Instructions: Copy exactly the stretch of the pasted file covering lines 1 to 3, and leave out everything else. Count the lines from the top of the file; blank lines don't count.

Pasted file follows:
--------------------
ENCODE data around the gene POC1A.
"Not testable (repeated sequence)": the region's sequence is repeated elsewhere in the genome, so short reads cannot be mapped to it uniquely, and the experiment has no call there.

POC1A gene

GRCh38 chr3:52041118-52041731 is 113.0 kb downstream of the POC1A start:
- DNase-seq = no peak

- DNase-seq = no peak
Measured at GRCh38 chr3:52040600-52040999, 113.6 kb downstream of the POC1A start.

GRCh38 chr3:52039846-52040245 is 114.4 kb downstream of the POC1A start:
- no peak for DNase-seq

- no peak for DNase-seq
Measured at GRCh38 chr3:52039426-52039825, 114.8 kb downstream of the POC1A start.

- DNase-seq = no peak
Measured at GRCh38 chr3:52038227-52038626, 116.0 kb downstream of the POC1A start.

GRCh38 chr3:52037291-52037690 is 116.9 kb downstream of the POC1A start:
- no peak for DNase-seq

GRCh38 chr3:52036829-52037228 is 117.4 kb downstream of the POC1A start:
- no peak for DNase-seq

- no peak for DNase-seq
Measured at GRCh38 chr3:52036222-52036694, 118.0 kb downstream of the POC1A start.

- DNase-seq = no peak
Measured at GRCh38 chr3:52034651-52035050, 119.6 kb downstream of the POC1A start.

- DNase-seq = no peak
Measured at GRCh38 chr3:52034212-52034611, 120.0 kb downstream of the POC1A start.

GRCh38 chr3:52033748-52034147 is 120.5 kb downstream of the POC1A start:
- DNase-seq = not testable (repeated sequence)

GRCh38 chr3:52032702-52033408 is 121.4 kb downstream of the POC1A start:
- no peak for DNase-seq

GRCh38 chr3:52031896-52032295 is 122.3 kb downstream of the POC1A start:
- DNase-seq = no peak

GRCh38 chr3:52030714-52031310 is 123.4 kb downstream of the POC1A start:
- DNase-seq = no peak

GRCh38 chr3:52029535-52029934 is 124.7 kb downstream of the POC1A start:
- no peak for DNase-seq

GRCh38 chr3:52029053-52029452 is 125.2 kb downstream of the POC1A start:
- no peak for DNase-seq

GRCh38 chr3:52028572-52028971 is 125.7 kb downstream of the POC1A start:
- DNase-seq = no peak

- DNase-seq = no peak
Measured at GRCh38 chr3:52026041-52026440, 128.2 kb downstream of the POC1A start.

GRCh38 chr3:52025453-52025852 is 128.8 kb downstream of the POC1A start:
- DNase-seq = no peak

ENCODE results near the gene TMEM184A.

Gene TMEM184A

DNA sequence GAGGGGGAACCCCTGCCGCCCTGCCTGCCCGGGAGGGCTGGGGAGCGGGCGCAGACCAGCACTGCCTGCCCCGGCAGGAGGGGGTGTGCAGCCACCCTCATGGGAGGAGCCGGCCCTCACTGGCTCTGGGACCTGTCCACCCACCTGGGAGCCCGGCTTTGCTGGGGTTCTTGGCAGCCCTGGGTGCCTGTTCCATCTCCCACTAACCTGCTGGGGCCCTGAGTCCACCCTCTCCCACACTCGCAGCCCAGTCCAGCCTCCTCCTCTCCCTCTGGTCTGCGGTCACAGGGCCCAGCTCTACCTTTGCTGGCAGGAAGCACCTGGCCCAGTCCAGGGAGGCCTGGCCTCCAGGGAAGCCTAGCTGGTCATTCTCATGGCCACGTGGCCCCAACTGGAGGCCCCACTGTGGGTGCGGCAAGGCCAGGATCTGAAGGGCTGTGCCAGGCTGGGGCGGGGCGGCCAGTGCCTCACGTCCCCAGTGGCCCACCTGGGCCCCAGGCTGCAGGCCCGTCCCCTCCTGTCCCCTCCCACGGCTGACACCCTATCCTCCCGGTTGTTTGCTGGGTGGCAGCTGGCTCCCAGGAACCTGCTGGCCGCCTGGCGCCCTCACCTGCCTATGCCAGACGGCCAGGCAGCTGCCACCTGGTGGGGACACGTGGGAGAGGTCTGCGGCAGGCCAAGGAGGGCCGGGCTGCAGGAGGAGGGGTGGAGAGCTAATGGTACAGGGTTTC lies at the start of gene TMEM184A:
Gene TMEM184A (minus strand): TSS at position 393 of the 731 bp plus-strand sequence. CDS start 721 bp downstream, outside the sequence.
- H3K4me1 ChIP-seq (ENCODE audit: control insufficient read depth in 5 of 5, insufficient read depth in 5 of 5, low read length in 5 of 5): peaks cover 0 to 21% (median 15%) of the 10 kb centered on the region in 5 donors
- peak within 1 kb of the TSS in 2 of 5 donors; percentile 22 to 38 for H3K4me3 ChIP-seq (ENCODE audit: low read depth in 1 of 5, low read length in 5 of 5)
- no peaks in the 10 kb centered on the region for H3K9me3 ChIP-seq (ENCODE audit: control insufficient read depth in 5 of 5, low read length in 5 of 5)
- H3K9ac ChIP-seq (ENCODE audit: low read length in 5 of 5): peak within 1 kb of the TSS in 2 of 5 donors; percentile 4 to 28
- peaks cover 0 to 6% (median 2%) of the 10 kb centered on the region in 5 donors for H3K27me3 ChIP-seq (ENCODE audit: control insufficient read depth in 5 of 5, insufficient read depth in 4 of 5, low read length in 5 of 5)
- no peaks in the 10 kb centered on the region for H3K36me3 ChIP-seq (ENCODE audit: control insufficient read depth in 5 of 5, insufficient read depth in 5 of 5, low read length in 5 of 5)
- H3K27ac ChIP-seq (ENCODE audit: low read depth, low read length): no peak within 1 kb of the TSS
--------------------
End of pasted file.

ENCODE data around the gene POC1A.
"Not testable (repeated sequence)": the region's sequence is repeated elsewhere in the genome, so short reads cannot be mapped to it uniquely, and the experiment has no call there.

POC1A gene